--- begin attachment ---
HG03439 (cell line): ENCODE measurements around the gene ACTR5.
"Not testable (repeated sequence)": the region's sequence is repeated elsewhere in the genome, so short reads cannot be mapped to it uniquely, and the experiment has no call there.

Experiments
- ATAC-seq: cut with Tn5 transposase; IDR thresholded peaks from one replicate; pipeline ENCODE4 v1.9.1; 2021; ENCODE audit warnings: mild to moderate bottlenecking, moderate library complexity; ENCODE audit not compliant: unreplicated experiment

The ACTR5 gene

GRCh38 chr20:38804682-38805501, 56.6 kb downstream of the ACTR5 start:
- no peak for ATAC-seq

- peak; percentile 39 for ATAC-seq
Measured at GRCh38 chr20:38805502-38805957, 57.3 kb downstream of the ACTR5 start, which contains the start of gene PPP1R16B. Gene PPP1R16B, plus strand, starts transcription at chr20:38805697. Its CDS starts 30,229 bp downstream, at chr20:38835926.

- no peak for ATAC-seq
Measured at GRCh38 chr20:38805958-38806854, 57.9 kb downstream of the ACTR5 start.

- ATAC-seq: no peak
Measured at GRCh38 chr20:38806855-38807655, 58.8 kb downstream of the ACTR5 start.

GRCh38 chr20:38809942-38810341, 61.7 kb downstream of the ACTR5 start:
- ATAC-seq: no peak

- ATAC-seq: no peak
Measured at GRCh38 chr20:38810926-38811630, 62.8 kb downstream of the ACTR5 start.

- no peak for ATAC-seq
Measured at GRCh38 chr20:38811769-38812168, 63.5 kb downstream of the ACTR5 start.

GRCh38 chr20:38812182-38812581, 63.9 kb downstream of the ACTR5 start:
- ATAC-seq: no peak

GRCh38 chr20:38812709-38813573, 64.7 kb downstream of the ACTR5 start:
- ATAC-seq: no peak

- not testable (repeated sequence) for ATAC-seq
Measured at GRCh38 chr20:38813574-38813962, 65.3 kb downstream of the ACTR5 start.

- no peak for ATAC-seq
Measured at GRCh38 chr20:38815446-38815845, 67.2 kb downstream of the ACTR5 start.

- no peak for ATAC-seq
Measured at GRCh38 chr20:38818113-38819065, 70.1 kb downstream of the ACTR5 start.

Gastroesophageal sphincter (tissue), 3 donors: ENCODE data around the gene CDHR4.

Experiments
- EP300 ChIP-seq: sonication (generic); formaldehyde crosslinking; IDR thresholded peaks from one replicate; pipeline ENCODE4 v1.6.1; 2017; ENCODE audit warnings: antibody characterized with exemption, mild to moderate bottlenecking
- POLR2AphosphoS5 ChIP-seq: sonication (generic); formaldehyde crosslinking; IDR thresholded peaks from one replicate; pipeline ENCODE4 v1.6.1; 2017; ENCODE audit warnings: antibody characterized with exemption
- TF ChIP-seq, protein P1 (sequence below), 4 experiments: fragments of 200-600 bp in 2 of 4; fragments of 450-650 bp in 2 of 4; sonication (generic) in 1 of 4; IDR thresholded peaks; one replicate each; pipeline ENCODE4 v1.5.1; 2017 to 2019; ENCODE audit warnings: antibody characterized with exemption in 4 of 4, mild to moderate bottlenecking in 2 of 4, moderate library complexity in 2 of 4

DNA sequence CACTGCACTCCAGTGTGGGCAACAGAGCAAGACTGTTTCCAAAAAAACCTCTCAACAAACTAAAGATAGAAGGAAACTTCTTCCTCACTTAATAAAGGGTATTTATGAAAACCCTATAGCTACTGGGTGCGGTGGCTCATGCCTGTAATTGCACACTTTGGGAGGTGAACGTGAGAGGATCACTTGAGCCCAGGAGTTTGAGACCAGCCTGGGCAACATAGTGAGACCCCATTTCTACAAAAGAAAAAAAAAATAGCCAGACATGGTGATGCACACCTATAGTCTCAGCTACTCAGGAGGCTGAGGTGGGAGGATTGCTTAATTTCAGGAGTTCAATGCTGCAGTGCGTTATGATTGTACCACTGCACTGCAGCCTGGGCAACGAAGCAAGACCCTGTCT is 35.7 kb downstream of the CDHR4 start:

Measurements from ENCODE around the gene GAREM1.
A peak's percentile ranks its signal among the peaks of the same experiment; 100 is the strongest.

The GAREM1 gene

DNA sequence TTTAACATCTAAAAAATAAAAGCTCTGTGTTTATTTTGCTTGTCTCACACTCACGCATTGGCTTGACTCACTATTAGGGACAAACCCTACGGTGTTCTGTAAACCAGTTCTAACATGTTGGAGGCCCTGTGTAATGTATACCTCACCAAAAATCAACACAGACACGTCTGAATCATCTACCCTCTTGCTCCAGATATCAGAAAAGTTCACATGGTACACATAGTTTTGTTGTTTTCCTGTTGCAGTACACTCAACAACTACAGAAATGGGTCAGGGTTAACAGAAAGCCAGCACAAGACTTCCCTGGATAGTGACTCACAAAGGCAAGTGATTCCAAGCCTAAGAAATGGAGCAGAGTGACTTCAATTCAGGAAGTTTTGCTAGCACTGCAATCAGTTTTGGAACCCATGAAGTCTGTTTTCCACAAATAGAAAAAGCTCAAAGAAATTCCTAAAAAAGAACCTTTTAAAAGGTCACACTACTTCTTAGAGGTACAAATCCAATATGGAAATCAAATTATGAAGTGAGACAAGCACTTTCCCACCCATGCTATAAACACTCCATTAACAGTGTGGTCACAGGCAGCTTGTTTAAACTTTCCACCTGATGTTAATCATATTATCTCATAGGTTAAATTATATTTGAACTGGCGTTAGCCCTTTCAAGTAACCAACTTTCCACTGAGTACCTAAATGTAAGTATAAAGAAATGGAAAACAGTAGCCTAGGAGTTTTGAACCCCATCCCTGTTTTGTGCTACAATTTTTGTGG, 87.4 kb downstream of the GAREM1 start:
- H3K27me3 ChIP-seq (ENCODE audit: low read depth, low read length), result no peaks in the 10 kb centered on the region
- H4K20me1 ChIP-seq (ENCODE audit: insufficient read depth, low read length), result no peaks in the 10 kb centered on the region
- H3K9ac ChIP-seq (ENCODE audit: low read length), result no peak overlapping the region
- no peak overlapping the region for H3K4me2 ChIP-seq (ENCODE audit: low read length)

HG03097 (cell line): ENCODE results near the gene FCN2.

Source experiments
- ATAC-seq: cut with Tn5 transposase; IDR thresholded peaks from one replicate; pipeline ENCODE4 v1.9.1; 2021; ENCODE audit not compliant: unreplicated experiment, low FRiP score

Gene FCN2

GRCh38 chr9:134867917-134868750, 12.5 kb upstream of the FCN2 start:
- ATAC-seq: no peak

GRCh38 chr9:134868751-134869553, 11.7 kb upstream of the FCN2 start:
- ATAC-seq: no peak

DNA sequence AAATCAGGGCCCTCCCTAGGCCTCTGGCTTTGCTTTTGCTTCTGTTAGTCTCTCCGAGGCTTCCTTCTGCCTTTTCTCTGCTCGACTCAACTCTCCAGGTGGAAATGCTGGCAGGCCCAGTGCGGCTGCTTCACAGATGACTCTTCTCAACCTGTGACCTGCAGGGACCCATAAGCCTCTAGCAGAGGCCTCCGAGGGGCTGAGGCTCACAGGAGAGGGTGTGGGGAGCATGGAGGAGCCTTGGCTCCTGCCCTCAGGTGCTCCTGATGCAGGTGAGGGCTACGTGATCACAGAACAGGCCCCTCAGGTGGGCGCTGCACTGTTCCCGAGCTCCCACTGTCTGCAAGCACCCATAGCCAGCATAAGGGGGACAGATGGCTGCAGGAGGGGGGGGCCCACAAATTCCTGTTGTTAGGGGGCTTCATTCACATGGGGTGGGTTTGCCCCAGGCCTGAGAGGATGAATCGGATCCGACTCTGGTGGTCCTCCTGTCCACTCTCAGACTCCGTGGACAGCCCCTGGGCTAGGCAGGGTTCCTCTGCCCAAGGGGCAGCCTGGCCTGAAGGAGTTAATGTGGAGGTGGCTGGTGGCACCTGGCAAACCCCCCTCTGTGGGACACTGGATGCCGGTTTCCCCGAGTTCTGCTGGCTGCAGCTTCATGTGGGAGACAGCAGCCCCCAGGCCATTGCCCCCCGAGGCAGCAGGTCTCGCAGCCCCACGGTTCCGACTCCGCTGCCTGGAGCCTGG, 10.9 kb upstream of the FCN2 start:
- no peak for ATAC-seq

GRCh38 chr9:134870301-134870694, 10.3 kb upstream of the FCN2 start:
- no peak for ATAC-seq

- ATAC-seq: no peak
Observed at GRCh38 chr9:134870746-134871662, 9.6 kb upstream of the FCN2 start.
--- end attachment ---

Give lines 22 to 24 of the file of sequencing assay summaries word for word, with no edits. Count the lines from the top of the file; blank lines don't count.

GRCh38 chr20:38812709-38813573, 64.7 kb downstream of the ACTR5 start:
- ATAC-seq: no peak

- not testable (repeated sequence) for ATAC-seq